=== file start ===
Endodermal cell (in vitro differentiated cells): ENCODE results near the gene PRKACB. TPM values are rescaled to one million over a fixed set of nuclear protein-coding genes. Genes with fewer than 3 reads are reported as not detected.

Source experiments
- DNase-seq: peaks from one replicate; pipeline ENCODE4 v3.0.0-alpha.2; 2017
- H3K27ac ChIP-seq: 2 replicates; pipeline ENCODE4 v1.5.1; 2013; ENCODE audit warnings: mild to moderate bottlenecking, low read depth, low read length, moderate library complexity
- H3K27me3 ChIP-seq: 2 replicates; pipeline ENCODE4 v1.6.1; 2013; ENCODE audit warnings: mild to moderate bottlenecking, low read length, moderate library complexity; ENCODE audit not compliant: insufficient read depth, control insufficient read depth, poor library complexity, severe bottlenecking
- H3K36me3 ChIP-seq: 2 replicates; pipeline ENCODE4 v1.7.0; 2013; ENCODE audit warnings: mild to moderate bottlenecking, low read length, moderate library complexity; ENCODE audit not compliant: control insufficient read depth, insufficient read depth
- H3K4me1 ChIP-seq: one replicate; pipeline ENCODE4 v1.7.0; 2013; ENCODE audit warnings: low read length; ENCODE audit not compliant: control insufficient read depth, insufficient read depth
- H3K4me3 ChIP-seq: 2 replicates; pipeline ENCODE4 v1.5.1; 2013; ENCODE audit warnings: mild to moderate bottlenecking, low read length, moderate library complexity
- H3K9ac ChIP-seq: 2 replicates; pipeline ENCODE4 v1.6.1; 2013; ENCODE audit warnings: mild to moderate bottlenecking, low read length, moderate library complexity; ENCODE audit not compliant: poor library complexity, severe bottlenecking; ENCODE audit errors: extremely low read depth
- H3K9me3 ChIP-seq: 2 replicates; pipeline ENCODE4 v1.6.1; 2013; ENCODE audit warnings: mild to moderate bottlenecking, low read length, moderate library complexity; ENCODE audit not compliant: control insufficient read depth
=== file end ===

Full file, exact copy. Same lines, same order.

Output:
Endodermal cell (in vitro differentiated cells): ENCODE results near the gene PRKACB. TPM values are rescaled to one million over a fixed set of nuclear protein-coding genes. Genes with fewer than 3 reads are reported as not detected.

Source experiments
- DNase-seq: peaks from one replicate; pipeline ENCODE4 v3.0.0-alpha.2; 2017
- H3K27ac ChIP-seq: 2 replicates; pipeline ENCODE4 v1.5.1; 2013; ENCODE audit warnings: mild to moderate bottlenecking, low read depth, low read length, moderate library complexity
- H3K27me3 ChIP-seq: 2 replicates; pipeline ENCODE4 v1.6.1; 2013; ENCODE audit warnings: mild to moderate bottlenecking, low read length, moderate library complexity; ENCODE audit not compliant: insufficient read depth, control insufficient read depth, poor library complexity, severe bottlenecking
- H3K36me3 ChIP-seq: 2 replicates; pipeline ENCODE4 v1.7.0; 2013; ENCODE audit warnings: mild to moderate bottlenecking, low read length, moderate library complexity; ENCODE audit not compliant: control insufficient read depth, insufficient read depth
- H3K4me1 ChIP-seq: one replicate; pipeline ENCODE4 v1.7.0; 2013; ENCODE audit warnings: low read length; ENCODE audit not compliant: control insufficient read depth, insufficient read depth
- H3K4me3 ChIP-seq: 2 replicates; pipeline ENCODE4 v1.5.1; 2013; ENCODE audit warnings: mild to moderate bottlenecking, low read length, moderate library complexity
- H3K9ac ChIP-seq: 2 replicates; pipeline ENCODE4 v1.6.1; 2013; ENCODE audit warnings: mild to moderate bottlenecking, low read length, moderate library complexity; ENCODE audit not compliant: poor library complexity, severe bottlenecking; ENCODE audit errors: extremely low read depth
- H3K9me3 ChIP-seq: 2 replicates; pipeline ENCODE4 v1.6.1; 2013; ENCODE audit warnings: mild to moderate bottlenecking, low read length, moderate library complexity; ENCODE audit not compliant: control insufficient read depth